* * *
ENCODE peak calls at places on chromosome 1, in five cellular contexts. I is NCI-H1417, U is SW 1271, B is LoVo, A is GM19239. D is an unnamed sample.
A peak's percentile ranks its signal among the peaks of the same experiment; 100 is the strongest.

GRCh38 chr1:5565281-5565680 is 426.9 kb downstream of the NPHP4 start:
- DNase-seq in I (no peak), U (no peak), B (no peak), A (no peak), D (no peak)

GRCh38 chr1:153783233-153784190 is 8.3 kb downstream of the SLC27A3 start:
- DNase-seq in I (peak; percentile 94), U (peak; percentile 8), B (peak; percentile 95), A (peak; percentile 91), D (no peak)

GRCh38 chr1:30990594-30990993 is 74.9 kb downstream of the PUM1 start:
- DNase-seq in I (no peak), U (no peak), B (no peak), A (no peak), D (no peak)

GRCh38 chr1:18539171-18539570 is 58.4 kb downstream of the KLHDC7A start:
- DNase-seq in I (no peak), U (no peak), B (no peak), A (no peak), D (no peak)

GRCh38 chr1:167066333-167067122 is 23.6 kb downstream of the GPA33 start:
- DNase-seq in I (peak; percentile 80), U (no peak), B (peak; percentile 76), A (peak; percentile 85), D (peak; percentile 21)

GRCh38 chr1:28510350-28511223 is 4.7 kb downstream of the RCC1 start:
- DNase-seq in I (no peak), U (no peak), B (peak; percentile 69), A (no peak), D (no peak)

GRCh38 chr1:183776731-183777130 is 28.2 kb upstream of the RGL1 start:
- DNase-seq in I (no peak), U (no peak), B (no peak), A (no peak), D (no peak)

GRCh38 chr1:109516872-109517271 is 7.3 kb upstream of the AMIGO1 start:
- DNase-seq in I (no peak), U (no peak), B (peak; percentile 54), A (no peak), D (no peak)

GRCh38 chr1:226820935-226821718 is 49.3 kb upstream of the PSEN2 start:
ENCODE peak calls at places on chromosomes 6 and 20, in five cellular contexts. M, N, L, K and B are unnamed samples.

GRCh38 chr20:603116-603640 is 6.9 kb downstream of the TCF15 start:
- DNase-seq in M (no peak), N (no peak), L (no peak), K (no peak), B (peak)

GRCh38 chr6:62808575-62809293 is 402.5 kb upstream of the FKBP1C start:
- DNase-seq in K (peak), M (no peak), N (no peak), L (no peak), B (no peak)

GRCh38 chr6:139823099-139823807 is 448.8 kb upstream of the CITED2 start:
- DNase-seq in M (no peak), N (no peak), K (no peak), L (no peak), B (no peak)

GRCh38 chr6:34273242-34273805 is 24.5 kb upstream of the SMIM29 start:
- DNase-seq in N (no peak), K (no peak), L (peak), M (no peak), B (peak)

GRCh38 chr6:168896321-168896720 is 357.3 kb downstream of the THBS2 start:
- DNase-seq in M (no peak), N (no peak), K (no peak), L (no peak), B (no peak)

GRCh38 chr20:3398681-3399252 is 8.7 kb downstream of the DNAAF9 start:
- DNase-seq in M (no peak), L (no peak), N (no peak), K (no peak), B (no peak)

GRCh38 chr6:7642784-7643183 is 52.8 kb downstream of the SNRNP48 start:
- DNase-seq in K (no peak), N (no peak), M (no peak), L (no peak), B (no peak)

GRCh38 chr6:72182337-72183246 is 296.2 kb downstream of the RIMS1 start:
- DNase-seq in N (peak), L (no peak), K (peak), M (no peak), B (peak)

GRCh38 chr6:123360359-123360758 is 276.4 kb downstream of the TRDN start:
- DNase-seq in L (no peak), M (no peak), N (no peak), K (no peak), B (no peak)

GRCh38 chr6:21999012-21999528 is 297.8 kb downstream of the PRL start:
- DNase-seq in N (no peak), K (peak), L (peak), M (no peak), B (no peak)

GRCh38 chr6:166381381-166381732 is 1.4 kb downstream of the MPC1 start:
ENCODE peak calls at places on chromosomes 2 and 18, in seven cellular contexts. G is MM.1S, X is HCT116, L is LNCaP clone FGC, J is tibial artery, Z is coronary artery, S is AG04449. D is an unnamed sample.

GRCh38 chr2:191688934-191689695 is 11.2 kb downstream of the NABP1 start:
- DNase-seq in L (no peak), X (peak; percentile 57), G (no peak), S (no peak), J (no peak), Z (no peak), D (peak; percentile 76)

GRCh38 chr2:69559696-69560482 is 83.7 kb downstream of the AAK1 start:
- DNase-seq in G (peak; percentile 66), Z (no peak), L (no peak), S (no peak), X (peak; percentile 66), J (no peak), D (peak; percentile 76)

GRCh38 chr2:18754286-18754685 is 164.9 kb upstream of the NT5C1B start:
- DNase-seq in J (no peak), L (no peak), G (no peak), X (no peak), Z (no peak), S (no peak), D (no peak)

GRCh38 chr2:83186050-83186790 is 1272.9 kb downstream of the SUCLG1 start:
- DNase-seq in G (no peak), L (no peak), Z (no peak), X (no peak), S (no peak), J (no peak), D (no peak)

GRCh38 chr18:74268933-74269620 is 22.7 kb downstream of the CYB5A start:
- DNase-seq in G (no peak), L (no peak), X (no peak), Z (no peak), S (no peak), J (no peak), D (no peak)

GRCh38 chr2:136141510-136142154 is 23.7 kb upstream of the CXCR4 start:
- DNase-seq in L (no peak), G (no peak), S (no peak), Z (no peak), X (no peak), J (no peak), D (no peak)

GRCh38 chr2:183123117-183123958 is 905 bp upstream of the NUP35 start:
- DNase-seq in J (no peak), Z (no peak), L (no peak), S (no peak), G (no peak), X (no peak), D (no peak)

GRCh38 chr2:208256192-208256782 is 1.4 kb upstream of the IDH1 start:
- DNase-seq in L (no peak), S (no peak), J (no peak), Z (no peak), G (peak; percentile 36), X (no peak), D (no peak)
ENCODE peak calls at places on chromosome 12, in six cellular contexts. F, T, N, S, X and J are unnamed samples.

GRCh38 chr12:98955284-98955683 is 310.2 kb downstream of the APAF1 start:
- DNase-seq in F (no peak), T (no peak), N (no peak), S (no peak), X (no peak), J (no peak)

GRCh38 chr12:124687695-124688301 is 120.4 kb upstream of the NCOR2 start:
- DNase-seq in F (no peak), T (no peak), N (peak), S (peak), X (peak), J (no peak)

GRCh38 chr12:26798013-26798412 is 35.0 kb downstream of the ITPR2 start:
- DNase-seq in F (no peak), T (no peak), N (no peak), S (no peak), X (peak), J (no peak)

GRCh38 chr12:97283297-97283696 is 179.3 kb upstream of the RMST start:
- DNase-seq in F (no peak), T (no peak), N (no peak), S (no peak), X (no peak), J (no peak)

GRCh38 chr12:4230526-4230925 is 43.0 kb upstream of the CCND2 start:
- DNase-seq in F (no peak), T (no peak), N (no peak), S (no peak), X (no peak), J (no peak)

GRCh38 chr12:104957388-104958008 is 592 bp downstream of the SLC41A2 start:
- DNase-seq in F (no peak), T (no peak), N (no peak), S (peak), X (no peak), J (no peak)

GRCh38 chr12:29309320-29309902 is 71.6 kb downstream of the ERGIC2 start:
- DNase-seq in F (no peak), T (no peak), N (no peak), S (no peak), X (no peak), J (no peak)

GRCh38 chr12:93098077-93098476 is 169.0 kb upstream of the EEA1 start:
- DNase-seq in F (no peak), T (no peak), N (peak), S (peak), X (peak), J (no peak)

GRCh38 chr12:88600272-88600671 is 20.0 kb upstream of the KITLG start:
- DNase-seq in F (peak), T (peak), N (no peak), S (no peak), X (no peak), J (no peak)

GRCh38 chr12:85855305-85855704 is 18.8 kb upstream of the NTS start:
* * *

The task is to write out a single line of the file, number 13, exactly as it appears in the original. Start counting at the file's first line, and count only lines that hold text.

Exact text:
GRCh38 chr1:28510350-28511223 is 4.7 kb downstream of the RCC1 start: